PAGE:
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Welcome to the very first-ever round of the Caring, Sharing, and Preparing linky party! Here is my contribution...
I have made several changes to our dismissal routine this school year. During those first weeks of school, dismissal was the most stressful part of our day, so I have been tweaking it ever since. I am getting closer to being in a "happy place." I wanted to share these changes with you in hopes that you can pick up a tip or two that will make your dismissal less stressful. Here is what our daily end-of-day routine looks and sounds like.
The first thing we do to get our dismissal routine started is that I pass out our dismissal clips. I bought ours at the Dollar Tree. We use the ladybug, frog, and bumblebee ones, but I have seen the alligator clips in the store, too, and they seem durable as well.
Each student gets a clip. I write their names on the back with permanent marker. They attach the clip to themselves right away (usually on their shirt / jacket collar or sleeve) so they do not lose it. When we eventually get outside and they see the adult who is responsible for picking them up, they know to hand me (in my hand...not in my basket) their clip. The purpose is accountability and safety. I want to know, to the best of my ability, that my students are safe and leaving school with the correct person. For the most part, my students are great about remembering to give their clips back to me. This is one strategy I used in the past as a Kindergarten teacher and even those young kiddos remembered.
During those first weeks of school, I was passing out my students' homework folders, homework (sometimes multiple papers), notes from the office, classroom newsletters, etc. with the assistance of a few student helpers. But most of our class was just sitting at their tables chit-chatting, which is okay for a few minutes, I guess, except they would get louder... and louder... and LOUDER! Mrs. Unger was going bonkers! I needed to figure something else out.
Enter these magical "mailboxes" (or at least that is what we call these hanging pocket charts). I got this idea from one of my first grade teammates.
I bought them at a local teacher store, but you can order them online (example - Really Good Stuff). They certainly were not cheap, in my opinion, especially when I had to buy four of them. However, they have saved time and my sanity! SO.WORTH.THE.MONEY. I was lucky to have that pocket chart stand in my classroom already and it was not yet being used for anything, so it worked out. But you could hang them anywhere within student reach really.
The most recent change to our dismissal routine is this song: "Bye Bye Goodbye" by Super Simple Songs.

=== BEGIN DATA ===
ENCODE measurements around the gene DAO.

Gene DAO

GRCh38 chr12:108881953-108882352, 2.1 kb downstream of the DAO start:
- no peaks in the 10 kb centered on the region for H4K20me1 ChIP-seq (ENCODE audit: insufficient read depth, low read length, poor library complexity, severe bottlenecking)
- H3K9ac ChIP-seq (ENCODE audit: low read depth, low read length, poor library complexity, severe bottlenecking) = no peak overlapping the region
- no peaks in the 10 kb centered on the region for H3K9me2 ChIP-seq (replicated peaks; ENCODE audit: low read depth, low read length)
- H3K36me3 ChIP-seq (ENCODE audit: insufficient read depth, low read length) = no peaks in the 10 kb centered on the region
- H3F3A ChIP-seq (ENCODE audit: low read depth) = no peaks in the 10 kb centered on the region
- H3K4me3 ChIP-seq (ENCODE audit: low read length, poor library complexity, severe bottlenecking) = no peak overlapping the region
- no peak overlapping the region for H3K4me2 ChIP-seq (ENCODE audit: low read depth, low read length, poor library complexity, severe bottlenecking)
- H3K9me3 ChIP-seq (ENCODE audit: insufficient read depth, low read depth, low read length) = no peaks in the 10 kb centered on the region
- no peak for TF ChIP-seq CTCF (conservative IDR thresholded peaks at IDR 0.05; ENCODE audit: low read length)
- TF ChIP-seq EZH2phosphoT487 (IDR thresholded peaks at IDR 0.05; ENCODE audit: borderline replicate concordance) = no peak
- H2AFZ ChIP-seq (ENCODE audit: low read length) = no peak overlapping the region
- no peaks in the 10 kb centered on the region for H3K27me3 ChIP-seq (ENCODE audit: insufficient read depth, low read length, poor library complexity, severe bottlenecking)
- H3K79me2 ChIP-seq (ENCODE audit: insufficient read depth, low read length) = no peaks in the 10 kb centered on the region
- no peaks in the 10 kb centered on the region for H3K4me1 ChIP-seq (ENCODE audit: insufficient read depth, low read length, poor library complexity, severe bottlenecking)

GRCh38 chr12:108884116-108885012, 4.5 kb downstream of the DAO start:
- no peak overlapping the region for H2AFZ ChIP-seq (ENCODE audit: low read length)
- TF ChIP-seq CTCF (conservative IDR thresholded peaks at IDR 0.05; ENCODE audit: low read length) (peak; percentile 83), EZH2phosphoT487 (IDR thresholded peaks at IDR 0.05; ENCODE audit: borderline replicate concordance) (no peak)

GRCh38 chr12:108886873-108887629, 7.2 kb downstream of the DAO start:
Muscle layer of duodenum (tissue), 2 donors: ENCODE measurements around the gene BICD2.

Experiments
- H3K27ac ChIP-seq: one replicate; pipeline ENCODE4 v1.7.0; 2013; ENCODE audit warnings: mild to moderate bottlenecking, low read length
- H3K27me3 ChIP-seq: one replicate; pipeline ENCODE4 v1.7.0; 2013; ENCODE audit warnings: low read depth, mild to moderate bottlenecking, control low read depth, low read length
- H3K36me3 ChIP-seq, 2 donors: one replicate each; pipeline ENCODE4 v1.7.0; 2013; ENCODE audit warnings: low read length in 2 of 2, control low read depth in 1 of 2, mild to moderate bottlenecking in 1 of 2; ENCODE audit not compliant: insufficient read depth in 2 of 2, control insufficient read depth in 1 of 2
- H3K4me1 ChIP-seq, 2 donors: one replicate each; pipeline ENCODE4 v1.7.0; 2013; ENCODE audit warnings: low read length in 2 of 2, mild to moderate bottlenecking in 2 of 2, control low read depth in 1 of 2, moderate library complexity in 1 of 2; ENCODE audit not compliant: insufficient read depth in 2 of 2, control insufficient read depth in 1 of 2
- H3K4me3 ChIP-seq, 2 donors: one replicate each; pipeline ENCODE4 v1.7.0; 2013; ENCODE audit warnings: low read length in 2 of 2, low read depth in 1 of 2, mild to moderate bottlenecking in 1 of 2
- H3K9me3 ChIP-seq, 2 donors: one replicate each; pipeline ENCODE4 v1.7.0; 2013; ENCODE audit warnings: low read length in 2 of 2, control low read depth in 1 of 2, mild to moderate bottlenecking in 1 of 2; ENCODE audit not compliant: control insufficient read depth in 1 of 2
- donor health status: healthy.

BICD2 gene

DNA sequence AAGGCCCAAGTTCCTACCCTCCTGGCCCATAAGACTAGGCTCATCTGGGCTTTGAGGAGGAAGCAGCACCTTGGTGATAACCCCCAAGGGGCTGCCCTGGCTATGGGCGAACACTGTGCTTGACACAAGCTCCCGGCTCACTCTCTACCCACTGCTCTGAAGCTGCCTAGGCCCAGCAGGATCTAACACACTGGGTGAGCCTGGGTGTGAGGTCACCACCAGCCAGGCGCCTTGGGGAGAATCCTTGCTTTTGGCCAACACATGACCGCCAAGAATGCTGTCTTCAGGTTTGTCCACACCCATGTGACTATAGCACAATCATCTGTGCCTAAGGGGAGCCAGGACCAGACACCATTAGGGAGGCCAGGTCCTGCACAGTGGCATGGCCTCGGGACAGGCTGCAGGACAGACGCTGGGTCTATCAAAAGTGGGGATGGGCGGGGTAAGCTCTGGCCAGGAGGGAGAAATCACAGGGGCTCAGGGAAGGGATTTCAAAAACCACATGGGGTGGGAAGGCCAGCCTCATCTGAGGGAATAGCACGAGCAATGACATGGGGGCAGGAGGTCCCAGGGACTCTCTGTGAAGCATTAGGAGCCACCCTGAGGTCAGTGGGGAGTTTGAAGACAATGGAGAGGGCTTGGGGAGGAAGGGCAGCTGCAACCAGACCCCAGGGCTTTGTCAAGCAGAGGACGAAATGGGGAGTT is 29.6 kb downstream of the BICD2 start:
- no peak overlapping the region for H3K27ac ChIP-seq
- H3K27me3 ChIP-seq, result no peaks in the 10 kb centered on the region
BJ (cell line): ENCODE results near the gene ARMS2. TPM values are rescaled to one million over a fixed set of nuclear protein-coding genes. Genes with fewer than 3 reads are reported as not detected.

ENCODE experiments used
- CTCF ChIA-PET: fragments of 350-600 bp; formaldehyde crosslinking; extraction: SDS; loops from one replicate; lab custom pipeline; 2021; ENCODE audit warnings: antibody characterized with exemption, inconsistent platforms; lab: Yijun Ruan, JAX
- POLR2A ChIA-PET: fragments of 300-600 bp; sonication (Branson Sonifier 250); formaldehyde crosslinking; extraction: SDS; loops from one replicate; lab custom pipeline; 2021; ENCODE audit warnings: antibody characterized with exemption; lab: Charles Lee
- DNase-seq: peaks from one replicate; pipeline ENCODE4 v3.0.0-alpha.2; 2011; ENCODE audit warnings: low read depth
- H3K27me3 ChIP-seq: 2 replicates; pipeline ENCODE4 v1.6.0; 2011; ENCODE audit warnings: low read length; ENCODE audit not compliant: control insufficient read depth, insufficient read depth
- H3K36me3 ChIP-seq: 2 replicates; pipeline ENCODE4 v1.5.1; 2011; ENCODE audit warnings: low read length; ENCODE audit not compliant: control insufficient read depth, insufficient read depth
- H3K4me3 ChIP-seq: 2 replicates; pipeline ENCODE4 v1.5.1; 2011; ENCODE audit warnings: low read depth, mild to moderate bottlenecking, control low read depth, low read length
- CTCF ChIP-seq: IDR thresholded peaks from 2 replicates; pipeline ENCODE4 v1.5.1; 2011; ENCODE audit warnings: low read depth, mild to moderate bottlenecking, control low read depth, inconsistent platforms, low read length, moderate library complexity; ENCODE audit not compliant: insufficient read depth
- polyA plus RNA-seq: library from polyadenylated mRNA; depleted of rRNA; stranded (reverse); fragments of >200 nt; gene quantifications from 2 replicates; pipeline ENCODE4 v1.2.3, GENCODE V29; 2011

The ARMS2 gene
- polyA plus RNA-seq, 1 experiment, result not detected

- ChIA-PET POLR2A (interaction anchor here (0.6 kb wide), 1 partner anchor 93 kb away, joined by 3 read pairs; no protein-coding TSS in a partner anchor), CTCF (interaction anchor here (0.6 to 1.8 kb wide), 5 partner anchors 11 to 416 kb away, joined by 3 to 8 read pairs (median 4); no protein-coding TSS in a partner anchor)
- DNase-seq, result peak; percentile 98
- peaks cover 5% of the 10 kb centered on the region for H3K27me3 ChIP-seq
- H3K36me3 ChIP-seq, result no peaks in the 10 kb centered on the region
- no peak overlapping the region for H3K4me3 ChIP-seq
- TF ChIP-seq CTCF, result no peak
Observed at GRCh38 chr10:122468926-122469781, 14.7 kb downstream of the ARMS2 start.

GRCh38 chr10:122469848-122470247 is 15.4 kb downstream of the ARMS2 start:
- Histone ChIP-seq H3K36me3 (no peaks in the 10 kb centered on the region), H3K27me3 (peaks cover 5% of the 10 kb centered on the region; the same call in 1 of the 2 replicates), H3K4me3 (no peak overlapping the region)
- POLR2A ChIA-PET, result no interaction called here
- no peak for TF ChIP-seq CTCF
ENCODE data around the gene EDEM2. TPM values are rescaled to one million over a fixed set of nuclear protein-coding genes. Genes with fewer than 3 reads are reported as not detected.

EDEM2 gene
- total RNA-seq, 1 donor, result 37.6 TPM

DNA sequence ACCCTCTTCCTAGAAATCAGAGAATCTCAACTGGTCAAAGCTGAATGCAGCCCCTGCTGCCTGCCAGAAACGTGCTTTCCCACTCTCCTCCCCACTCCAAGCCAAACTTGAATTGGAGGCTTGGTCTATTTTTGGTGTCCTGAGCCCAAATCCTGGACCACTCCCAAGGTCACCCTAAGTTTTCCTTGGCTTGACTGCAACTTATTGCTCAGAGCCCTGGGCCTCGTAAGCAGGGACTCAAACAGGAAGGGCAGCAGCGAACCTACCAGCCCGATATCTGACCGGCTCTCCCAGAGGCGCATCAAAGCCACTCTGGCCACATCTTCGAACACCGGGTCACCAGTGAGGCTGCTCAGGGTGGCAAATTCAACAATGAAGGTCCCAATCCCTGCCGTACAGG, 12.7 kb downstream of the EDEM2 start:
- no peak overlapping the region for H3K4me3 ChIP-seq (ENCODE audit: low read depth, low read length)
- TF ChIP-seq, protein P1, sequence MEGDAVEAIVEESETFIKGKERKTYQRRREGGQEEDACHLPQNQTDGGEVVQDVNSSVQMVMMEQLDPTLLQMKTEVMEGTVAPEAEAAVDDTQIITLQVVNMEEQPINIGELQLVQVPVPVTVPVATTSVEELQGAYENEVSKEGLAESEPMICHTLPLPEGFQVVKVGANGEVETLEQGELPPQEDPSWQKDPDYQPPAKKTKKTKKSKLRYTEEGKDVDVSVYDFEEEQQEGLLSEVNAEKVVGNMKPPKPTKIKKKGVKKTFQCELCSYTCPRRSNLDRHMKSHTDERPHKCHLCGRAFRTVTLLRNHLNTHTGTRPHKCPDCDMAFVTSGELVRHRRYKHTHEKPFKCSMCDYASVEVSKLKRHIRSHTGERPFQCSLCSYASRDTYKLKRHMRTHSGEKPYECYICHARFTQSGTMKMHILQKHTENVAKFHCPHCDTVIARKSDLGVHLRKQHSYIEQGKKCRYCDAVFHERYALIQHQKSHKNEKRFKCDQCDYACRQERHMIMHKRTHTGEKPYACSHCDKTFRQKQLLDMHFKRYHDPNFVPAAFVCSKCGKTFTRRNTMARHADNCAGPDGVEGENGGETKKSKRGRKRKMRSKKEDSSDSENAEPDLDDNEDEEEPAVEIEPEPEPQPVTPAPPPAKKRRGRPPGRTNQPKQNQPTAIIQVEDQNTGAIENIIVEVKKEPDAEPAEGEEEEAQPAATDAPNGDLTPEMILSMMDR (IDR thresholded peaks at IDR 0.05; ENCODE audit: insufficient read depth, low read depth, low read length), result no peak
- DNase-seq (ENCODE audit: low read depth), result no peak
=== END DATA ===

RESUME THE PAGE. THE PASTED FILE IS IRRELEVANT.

The song itself is about two minutes long, so when there are only two minutes left on the clock before the end-of-day bell rings, I play this song. Not only do my students know they have two minutes left to empty their mailboxes, zip their coats, put on their hats, and so on... a calm also comes over the room. The students quiet down and sing this tune. They have even started making up their own gestures! #totalcuteness
The last thing we do is say a see-saw chant. In other words, I say a line, my students say the next line, etc. There are many versions of this chant out there, but I have this one hanging in our classroom:
This freebie comes from Shannon at Technology Rocks - Seriously. My students know there must be silence at the end of the chant. This is my gentle way of saying, "Zip it! We are entering the hallway."
If you are stressing out at the end of the day, try asking yourself, "What are we doing during dismissal that could instead be done during some other part of the day?"
I asked myself this question and then I decided to move the time in which we check out take-home books. We were doing it at the end of the day and some days, my students would not get to check out books because we ran out of time. Not cool. Now we check out take-home books during quiet time. Our quiet time used to be only about 5 minutes, which was enough time for me to take afternoon attendance, address issues that may have come up during recess and/or lunch, etc. So unfortunately, yes, checking out books during this block of time lengthened our quiet time, but it is a much better option than the end of the day.
Okay, I have one more tip for you. If your students go into a coat room or out in the hallway to retrieve their backpacks and such (like my kids do), I suggest having them bring everything into the classroom, instead of getting dressed out there. Now this is coming from a Wisconsin teacher, so when I say "get dressed," I am referring to the jackets, hats, gloves, snow pants, and snow boots that my students put on. This takes some time, especially if I am not keeping an eye on them, they start to dawdle and chit-chat too much. Some of them struggle to carry everything back into the classroom, but they help each other and work it out.
Do you have any other dismissal tips to share that work in your classroom? I would love to hear your ideas! Please comment below.
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